Tagged: #authoritarian rule

Strange Gods by Susan Jacoby

book cover based on painting of the conversion of St. PaulStrange Gods: A Secular History of Conversion by Susan Jacoby (2016)

Really well written, all 465 pages. Jacoby is also the author of other books including The Age of American Unreason that is a good book too. So I thought I would just take a flip through this book to start and found the few photographs in it that illustrate all too well the problem of adherence to religious dogma. The first picture was of a terracotta statue “believed to represent the Alexandrian philosopher and mathematician Hypatia (c.350-415) who was literally torn to pieces by a Christian mob for the dual offense of being a female intellectual and expounding classical pagan philosophy as Christianity triumphed throughout the Roman Empire.” I had heard of her before, so was gratified to see her story mentioned.

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The Life of the Parties by A. James Reichley

The Life of the Parties: A History of American Political Parties (2000, 1992)

the life of the partiesThis link is to the 2000 edition, the one I am reading is 1992 but not as dated as one might think given that it begins at the beginning of America’s founding and all the information up to then and is extremely detailed and analyzed and described very well.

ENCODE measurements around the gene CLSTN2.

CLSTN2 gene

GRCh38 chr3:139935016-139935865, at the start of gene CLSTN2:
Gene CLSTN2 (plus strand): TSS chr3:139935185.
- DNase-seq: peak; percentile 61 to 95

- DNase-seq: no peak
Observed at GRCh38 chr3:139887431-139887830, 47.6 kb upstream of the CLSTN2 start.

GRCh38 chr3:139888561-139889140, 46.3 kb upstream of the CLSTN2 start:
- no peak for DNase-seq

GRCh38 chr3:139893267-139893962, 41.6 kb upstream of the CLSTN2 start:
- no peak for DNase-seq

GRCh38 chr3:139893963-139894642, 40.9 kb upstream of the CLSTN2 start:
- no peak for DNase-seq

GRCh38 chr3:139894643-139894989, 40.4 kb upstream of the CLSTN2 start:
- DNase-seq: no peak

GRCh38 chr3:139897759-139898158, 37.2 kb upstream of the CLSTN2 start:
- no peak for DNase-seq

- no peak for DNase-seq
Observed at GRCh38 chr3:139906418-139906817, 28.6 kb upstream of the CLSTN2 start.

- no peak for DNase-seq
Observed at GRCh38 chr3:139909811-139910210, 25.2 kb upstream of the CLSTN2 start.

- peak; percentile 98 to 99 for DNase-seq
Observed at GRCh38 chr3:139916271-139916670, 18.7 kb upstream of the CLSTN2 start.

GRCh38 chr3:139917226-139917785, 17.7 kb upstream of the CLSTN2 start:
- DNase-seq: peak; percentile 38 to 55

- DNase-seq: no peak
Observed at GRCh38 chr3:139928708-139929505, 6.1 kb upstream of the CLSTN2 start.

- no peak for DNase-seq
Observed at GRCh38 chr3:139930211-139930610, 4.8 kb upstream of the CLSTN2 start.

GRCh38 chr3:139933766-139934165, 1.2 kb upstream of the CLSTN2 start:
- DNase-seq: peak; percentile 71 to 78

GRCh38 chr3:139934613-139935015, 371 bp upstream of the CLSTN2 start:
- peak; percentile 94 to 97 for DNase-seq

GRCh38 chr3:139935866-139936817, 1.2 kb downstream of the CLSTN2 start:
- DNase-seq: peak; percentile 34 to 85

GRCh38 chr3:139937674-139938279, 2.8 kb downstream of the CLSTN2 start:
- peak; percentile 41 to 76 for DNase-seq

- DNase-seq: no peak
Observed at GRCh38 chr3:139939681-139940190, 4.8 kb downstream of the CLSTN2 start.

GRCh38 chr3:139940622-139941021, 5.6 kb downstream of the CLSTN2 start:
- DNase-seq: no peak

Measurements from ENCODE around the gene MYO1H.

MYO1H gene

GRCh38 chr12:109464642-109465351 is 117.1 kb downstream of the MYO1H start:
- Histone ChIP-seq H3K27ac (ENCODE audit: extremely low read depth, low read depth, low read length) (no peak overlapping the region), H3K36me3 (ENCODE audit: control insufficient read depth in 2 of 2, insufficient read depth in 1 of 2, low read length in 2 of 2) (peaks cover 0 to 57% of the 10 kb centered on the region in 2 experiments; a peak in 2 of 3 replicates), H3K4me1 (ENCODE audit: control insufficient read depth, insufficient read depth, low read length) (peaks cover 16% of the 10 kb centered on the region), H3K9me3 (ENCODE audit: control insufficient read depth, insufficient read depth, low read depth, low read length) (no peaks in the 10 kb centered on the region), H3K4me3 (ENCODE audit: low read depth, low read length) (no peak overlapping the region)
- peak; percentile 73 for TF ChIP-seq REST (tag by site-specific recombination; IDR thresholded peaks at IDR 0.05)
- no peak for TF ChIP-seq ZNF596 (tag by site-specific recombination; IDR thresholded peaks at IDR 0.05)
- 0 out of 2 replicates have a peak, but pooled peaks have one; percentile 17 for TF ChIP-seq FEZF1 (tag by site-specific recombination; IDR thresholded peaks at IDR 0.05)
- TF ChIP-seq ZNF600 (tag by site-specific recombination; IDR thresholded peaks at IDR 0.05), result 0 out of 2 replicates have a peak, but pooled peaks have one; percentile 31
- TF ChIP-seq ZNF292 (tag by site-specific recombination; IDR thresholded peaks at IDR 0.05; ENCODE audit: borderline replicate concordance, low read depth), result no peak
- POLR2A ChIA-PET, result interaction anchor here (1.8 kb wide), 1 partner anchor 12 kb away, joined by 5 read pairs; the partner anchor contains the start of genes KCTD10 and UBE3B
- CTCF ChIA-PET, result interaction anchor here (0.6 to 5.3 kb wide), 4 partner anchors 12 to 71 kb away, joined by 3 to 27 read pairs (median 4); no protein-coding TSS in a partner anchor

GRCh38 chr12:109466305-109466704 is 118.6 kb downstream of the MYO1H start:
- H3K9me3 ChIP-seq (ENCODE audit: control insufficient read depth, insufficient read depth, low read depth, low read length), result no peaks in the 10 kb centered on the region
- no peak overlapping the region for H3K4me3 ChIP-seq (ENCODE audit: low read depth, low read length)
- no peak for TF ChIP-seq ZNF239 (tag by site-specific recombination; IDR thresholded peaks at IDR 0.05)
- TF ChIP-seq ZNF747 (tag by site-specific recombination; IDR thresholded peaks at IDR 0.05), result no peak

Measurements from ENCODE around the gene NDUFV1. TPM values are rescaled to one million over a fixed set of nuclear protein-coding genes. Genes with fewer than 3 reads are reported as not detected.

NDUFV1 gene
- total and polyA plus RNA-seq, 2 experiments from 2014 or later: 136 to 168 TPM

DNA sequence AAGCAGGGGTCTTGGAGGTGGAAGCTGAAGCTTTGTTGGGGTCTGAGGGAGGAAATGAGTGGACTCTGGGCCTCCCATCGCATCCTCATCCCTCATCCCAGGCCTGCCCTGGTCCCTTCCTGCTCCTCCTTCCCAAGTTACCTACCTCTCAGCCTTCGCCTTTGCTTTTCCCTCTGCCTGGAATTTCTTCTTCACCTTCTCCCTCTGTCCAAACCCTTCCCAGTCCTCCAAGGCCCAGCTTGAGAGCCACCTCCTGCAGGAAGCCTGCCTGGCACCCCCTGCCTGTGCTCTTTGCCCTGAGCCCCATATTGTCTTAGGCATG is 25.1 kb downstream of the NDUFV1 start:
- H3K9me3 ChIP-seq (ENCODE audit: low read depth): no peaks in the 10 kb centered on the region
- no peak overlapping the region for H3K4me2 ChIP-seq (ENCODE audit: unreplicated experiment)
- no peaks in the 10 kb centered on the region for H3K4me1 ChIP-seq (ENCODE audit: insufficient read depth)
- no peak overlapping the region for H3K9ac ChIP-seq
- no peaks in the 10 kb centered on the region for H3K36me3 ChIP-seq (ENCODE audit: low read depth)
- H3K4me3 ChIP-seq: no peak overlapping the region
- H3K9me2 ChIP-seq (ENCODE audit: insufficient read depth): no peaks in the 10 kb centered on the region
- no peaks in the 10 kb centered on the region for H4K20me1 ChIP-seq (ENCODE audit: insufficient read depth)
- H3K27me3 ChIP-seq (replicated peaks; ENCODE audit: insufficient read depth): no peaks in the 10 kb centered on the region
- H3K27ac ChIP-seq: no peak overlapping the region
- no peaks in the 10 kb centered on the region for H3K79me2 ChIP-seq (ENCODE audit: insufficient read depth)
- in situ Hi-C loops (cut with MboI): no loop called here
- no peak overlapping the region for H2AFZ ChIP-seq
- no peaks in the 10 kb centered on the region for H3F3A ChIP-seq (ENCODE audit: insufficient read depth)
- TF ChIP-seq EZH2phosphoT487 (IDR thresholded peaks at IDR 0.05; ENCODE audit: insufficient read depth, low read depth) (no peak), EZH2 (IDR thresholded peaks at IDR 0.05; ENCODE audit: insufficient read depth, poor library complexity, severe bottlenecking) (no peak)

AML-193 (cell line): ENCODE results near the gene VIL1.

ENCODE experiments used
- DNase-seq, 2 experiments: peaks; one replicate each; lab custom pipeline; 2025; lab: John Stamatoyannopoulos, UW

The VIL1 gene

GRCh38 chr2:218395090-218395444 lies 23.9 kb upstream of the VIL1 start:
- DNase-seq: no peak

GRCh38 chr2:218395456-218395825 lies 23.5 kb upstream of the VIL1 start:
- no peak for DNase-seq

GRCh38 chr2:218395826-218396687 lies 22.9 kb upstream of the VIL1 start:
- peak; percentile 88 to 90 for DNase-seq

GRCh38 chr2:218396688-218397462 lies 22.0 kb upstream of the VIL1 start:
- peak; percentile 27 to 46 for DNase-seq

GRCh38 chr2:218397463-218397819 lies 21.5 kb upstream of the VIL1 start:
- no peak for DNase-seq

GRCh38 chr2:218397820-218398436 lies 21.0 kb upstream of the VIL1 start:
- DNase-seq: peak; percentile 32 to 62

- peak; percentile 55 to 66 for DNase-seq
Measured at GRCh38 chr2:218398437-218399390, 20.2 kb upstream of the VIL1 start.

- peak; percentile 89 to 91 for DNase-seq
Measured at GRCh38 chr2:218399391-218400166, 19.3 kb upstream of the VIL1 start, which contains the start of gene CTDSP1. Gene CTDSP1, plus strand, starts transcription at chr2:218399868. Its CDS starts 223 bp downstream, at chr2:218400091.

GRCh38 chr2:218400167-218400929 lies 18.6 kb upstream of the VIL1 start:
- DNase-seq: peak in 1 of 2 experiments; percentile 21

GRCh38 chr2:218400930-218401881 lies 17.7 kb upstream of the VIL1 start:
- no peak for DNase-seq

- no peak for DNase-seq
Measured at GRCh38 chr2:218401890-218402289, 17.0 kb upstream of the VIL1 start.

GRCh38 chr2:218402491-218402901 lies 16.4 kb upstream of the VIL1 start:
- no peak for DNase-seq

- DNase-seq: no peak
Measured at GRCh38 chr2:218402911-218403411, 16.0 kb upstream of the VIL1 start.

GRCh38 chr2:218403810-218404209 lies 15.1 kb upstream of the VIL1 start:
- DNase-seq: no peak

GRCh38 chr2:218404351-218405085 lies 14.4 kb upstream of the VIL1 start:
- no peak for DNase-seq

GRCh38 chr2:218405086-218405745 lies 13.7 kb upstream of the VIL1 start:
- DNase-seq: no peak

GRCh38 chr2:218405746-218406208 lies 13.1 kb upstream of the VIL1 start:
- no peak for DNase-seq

This book answers the many questions I have had over the years of how we ended up with an essentially two-party system that is run like two warring corporations for a monopoly of the United States government as the prize.

I knew that the Founding Fathers had not begun nor wanted political parties, but apparently not “until they began running parties themselves.” Thomas Jefferson was pro-party. Alexander Hamilton “associated parties with ‘ambition, avarice, personal animosity.'” I’m going to side with Hamilton on this point. James Madison “wrote in Federalist Number Ten of ‘the mischiefs of faction. John Adams expressed ‘dread’ toward ‘division of the republic into to great parties, each arranged under its leader, and concerting measures in opposition to each other.'” Now that was prescient!

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